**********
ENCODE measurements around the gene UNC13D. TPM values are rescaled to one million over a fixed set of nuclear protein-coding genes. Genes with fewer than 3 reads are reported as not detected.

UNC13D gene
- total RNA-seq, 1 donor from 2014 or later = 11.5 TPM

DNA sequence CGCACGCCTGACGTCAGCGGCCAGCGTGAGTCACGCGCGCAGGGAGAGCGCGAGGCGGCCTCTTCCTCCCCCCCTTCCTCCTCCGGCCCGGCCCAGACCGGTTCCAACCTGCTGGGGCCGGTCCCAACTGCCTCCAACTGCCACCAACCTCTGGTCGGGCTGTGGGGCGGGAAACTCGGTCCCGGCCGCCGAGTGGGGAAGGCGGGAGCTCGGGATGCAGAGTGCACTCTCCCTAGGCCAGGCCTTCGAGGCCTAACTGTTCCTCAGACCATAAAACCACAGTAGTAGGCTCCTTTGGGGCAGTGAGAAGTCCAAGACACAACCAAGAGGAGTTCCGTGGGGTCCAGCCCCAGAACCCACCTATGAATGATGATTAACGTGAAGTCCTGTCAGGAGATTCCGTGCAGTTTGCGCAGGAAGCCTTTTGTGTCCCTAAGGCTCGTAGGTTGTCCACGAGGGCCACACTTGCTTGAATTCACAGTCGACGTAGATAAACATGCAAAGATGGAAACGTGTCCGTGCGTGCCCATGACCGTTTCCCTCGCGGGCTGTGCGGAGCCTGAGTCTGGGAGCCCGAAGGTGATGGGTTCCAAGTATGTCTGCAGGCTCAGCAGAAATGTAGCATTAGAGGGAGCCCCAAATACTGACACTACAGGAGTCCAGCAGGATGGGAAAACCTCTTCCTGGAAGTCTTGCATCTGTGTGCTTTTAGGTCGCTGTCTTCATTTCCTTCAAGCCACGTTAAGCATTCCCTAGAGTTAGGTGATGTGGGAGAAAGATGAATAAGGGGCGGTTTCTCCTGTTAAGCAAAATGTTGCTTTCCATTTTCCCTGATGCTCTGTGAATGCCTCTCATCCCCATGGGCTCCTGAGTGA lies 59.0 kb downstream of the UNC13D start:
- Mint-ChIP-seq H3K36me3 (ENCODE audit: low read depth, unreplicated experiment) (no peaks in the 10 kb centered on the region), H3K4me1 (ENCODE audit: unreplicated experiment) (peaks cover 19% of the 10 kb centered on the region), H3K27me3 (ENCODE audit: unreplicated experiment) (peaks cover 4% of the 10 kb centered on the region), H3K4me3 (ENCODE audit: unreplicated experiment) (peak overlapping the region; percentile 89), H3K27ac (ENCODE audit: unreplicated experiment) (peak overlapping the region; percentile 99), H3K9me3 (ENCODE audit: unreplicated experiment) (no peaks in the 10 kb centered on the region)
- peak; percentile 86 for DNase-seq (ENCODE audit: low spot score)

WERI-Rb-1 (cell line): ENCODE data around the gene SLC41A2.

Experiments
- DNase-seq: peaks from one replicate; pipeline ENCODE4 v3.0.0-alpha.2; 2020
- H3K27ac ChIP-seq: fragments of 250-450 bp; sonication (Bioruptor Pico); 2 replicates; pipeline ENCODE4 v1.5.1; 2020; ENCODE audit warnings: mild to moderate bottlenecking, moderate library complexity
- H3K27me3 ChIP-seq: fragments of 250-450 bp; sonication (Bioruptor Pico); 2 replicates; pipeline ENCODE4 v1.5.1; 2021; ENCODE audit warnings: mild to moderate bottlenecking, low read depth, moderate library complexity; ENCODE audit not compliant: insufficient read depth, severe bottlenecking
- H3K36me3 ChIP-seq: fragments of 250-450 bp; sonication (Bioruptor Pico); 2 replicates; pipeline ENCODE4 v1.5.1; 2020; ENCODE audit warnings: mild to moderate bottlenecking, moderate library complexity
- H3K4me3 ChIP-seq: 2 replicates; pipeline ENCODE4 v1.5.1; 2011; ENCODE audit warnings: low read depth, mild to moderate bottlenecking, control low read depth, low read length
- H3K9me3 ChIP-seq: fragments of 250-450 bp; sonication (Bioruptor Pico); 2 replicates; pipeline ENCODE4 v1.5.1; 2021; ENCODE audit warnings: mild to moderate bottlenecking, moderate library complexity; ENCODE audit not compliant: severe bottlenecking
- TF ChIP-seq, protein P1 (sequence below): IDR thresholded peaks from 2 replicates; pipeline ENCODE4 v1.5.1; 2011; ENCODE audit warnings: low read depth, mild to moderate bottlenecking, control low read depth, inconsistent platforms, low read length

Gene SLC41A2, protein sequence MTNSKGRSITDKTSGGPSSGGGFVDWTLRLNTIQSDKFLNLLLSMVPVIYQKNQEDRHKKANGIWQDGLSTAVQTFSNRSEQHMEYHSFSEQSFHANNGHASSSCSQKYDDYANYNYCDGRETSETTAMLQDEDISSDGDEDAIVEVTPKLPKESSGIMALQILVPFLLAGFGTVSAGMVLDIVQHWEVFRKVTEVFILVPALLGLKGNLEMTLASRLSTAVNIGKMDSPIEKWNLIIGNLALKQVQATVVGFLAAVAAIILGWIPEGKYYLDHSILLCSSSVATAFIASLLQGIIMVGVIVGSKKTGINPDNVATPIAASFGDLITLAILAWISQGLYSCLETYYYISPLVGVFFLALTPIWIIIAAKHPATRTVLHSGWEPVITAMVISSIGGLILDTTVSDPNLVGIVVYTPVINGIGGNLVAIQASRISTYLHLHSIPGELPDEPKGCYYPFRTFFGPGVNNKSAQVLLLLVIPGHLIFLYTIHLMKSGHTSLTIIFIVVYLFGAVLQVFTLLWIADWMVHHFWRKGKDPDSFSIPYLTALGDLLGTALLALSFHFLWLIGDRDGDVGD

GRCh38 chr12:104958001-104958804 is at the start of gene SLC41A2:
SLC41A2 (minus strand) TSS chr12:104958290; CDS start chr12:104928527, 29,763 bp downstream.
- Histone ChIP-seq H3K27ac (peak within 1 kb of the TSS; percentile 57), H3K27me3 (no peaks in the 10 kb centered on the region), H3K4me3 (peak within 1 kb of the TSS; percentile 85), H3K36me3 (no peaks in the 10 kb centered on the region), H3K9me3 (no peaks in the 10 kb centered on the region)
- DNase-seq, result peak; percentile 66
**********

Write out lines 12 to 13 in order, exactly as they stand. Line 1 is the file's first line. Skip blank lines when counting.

- H3K36me3 ChIP-seq: fragments of 250-450 bp; sonication (Bioruptor Pico); 2 replicates; pipeline ENCODE4 v1.5.1; 2020; ENCODE audit warnings: mild to moderate bottlenecking, moderate library complexity
- H3K4me3 ChIP-seq: 2 replicates; pipeline ENCODE4 v1.5.1; 2011; ENCODE audit warnings: low read depth, mild to moderate bottlenecking, control low read depth, low read length